Skills deficit could hit infrastructure projects

Roadworks on the A1.
Roadworks on the A1.

A new report predicts skills shortages could lead to higher costs and delays for infrastructure projects in the North East, such as the dualling of the A1 in Northumberland.

The report, published by design, engineering and project management consultancy, Atkins, says that infrastructure projects across the country could experience higher costs, delays to projects and damage to the UK economy in the coming years due to a lack of scientists, engineers and technicians.

Currently there is £460billion pipeline of national infrastructure projects to be delivered, with a number of these in the North East, including £144million of Local Growth Fund committed for 11 infrastructure projects, nine Strategic road network projects including dualling the A1 from Morpeth to Ellingham and 113 schemes to reduce flood and coastal erosion risk to homes.

Without enough of the right engineering skills to plan and deliver the work until 2021, projects could be delayed, end up costing more and, due to poor decision-making, lead to impacts on delivery quality.

Nick Roberts, Atkins’ chief executive officer, UK & Europe, said: “There is a multibillion-pound pipeline of infrastructure projects to be delivered over the coming years to meet the needs of a growing population and the evolving way we live and work in the 21st century.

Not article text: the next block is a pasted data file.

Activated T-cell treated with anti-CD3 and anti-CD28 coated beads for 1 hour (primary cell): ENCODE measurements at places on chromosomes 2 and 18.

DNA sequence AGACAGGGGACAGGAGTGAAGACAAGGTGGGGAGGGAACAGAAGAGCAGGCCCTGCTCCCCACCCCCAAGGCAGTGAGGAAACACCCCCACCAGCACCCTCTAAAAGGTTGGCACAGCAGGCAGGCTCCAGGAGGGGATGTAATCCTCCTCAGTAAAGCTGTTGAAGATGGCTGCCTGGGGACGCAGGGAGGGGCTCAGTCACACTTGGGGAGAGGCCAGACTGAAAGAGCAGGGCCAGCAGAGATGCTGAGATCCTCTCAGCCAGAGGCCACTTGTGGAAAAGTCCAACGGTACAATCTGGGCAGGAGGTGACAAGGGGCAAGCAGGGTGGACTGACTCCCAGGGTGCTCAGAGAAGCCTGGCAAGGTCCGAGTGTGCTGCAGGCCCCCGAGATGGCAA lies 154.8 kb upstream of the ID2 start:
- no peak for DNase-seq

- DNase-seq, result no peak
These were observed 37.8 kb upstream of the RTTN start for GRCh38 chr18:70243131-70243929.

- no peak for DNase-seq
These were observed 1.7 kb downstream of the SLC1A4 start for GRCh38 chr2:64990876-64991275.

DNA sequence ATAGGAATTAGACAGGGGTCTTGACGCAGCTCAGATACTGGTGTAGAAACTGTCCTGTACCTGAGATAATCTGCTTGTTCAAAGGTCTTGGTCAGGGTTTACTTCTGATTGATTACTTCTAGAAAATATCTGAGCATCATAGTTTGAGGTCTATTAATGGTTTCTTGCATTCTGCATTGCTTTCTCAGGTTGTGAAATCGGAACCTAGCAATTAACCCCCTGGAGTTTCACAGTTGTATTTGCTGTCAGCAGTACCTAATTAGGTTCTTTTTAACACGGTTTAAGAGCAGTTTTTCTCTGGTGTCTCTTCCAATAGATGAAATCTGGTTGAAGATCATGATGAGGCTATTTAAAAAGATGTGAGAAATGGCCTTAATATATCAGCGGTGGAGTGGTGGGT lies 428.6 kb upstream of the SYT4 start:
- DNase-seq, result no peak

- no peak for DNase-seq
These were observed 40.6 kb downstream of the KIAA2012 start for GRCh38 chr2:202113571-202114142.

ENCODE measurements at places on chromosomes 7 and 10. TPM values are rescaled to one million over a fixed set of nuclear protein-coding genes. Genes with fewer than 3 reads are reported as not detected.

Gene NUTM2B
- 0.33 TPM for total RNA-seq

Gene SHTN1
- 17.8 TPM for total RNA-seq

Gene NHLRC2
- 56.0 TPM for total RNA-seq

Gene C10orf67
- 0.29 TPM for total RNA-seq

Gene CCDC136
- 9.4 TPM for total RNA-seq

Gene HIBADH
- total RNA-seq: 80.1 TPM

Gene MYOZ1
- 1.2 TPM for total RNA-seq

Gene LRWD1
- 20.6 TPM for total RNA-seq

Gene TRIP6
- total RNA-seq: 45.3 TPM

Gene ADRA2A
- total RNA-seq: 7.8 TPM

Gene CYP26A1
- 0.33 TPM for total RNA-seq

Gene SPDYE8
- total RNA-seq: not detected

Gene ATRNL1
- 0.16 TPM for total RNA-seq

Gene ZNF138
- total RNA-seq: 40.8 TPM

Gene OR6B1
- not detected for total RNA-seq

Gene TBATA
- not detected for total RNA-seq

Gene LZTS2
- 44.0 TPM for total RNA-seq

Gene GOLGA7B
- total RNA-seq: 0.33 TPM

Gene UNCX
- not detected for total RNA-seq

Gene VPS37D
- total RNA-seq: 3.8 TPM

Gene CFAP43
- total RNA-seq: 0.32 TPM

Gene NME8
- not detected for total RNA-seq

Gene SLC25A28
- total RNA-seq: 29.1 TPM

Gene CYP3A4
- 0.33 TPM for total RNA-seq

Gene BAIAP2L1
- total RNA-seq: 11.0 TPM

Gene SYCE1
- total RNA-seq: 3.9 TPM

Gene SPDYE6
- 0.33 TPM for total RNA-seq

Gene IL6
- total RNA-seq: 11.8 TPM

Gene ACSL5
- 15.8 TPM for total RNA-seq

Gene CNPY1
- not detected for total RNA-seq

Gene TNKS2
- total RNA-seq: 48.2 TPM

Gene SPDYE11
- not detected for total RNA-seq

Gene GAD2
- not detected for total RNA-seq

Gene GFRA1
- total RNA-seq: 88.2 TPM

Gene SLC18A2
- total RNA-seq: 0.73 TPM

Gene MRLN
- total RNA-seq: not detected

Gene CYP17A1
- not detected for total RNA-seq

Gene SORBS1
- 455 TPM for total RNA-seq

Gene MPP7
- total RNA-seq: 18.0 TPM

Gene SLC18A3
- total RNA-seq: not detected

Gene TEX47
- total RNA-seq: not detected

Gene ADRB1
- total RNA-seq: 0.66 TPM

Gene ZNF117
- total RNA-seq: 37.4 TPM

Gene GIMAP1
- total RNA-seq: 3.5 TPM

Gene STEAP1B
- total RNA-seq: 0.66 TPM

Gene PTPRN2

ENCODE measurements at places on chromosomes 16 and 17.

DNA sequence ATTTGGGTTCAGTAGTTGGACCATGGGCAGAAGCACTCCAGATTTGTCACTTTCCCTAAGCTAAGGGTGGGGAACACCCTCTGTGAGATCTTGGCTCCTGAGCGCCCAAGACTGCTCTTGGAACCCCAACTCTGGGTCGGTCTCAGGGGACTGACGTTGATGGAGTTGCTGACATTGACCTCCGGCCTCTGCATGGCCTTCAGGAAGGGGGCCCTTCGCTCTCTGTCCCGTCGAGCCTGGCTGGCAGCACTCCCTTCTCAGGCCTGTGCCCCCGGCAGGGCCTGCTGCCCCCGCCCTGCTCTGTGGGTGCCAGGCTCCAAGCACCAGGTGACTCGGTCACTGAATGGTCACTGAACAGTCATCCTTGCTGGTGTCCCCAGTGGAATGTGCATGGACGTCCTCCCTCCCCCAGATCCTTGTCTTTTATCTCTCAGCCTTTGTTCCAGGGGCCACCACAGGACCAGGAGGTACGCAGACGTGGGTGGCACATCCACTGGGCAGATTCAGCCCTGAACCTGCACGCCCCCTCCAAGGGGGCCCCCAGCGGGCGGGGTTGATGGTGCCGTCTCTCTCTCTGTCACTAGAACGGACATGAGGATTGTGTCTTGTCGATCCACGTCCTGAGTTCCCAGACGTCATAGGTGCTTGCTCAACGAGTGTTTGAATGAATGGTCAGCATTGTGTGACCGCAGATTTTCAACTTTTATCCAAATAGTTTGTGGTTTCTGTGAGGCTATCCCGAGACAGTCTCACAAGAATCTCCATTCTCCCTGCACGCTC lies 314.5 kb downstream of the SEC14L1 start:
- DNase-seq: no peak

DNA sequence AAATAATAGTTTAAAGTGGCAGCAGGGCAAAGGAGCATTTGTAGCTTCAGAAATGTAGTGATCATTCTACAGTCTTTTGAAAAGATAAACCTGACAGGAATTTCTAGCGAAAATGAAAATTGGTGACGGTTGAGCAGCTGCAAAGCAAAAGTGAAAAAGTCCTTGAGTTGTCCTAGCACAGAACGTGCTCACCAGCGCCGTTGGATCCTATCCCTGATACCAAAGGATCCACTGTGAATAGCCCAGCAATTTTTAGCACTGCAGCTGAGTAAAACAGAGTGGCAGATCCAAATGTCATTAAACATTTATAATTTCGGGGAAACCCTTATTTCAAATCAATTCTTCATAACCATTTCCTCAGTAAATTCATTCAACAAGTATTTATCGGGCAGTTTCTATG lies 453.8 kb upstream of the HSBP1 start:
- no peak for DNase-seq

“However, all these schemes rely on having the people with the right skills available to deliver them. There is a need for industry, academia, government and institutions to work together more closely now to avoid the consequences for the UK’s infrastructure highlighted in the report becoming a reality.”

As part of the research, Atkins conducted a survey across the UK, focusing on the understanding people have about the contribution of engineers to society and the views of engineering as a career. More than 55 per cent of people surveyed in the North East were unaware of a current shortage of engineers in the UK and 84 per cent had never considered a career in engineering.

The report estimates that government and industry will need to invest £2.5billion in training and development to provide enough skills to meet the country’s infrastructure requirements over the next decade.

Industry is already investing significantly in initiatives across the UK to attract more young people into the profession. More still needs to be done to encourage and inspire more students into engineering careers through elevating and challenging perceptions of the profession in society, with parents and in schools.

The report also profiles the importance of increasing routes into engineering through apprenticeships and graduate schemes along with better collaboration between industry, academia and government.